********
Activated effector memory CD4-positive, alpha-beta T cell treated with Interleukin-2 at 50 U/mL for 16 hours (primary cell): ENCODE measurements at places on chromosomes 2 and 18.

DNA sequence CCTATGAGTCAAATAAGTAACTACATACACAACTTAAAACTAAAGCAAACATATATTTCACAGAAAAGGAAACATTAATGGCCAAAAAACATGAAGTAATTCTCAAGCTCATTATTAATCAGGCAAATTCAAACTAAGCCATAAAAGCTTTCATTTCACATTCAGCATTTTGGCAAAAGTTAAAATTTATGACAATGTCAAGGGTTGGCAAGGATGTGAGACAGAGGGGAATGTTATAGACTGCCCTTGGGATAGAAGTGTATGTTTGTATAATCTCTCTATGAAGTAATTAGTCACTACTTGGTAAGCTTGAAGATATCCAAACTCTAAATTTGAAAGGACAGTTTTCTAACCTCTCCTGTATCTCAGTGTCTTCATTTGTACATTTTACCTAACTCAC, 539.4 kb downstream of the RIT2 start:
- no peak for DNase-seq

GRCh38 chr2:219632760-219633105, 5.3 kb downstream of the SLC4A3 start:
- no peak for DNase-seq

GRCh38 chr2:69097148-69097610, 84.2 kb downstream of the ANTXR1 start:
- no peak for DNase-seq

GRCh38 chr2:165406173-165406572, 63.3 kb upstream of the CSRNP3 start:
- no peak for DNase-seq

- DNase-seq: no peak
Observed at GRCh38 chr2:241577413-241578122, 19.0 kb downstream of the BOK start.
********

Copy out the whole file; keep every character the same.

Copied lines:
Activated effector memory CD4-positive, alpha-beta T cell treated with Interleukin-2 at 50 U/mL for 16 hours (primary cell): ENCODE measurements at places on chromosomes 2 and 18.

DNA sequence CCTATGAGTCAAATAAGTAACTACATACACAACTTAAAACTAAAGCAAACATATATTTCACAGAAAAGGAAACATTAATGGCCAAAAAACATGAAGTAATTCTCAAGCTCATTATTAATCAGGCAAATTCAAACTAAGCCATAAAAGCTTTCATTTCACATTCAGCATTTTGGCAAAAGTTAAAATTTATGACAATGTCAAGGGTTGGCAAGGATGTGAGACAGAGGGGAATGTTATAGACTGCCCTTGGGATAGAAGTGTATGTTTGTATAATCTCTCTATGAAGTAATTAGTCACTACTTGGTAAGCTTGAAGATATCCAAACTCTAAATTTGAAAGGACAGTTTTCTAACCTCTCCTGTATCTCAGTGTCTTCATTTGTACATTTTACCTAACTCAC, 539.4 kb downstream of the RIT2 start:
- no peak for DNase-seq

GRCh38 chr2:219632760-219633105, 5.3 kb downstream of the SLC4A3 start:
- no peak for DNase-seq

GRCh38 chr2:69097148-69097610, 84.2 kb downstream of the ANTXR1 start:
- no peak for DNase-seq

GRCh38 chr2:165406173-165406572, 63.3 kb upstream of the CSRNP3 start:
- no peak for DNase-seq

- DNase-seq: no peak
Observed at GRCh38 chr2:241577413-241578122, 19.0 kb downstream of the BOK start.